Free courses for young people with disabilities: our PFIs

Young people with disabilities often encounter difficulties in entering both the world of work and their education and training path. To support children and families, Individualized Training Paths (PFI) were created in this context, which represent a possible solution to promote their work and social inclusion, also helping to build children's self-esteem.

In this article we will therefore examine PFIs for young people with disabilities, focusing on how these free courses can help young people develop their skills and acquire the experience necessary for satisfaction also through job shadowing experiences, with internships suited to their needs.

We will explore the benefits of PFIs for young people with disabilities, how these pathways work and the challenges that still need to be overcome to ensure full employment and social inclusion of young people with disabilities.

PFI courses for young people with disabilities: how do they help the social and working inclusion of young people?

PFIs for young people with disabilities represent a precious resource for promoting social and working inclusion. These paths are characterized by a common path, which is then differentiated according to the possibilities, aspirations and interests of the young person.

This allows you to acquire the desired skills, while also approaching the world of work thanks to the internship experience, very effective and useful also for improving the self-awareness of young people, all thanks to the possibility of following a personalized and ad hoc training path.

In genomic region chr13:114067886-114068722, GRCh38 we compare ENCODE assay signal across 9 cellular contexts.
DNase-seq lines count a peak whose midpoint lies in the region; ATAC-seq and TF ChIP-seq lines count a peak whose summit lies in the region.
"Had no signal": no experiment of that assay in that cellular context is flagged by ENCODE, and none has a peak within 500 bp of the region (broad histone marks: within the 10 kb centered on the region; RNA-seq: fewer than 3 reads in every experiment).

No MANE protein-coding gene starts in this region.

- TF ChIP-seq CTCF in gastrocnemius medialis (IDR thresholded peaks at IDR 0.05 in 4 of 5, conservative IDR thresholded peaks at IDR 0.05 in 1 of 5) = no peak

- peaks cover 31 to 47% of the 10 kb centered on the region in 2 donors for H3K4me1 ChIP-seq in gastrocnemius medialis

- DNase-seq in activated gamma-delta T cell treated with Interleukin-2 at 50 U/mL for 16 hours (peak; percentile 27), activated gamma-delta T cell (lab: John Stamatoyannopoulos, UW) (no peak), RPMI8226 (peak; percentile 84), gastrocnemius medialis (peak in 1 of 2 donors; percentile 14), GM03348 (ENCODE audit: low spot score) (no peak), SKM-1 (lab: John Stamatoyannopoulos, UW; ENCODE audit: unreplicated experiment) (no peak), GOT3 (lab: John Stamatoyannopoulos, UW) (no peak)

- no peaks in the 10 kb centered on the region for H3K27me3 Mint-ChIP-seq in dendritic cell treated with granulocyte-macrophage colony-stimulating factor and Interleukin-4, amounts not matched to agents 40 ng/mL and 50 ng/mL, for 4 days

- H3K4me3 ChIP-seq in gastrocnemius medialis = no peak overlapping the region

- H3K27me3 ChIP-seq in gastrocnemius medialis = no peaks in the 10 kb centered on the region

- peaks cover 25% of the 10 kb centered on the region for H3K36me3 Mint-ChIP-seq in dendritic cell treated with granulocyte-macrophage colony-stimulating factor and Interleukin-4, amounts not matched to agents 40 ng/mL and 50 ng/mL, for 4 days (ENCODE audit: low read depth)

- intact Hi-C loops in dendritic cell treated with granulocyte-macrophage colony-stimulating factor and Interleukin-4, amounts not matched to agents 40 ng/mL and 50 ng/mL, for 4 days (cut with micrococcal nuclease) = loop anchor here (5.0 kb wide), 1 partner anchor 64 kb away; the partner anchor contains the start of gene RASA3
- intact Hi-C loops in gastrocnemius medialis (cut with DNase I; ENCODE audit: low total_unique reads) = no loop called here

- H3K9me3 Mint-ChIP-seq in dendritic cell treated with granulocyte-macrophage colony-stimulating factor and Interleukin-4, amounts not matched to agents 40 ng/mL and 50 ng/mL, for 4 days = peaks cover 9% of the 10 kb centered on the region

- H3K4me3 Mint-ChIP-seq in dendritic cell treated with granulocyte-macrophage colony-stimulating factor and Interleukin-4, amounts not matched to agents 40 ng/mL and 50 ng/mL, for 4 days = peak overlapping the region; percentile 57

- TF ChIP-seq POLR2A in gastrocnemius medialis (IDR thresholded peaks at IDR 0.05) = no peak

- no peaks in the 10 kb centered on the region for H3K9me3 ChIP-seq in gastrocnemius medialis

How do PFIs for young people with disabilities work?

The free courses for young people with disabilities are organized into 4 distinct phases, some common to the entire group of children, others personalized to the individual subject, who is in any case followed by a tutor.

Below is a simplified breakdown of the various phases in which a PFI takes place:

  • 1st phase: welcome, knowledge, initial orientation to professions
  • 2nd phase: acquisition of basic general, working and communication skills, transferable to different tasks and contexts, i.e. transversal
  • 3rd phase: acquisition and deepening of specific professional skills (internship)
  • 4th phase: consolidation of professional skills and abilities, conscious confirmation and validation of one's self-awareness and know-how (restitution), certification and outgoing accompaniment.

The curricular training internship (not aimed at hiring) represents the central moment of the entire path, indispensable for offering opportunities for individual experimentation in the world of work.

What are the areas of focus of the Individualized Training Paths?

The areas of technical-professional skills that can be acquired by young people with disabilities depending on their inclinations are the following:

  • IT-office work
  • Catering
  • Commerce, Services and Large-scale distribution
  • Agriculture-Gardening
  • Craftsmanship

In this way we try to cover a very wide range of personal aspirations, because it is very important to achieve a match between the needs of the child and the skills to be acquired, in order to maximize the effectiveness of the Path and facilitate the acquisition of skills student.

Are there any other constraints for enrolling in a PFI course for young people with disabilities?

Young people with disabilities who wish to enroll in a PFI must be over 18 years old. Families do not have to bear any costs because the PFI courses for young people with disabilities are completely free as they are entirely financed by the Lazio Region.

The PFI enrollment period is between January and July for the academic year following the current one.

What should I do to get more information?

If you intend to sign up or enroll a young person in our PFIs, contact one of the relevant offices, depending on the position you are interested in!

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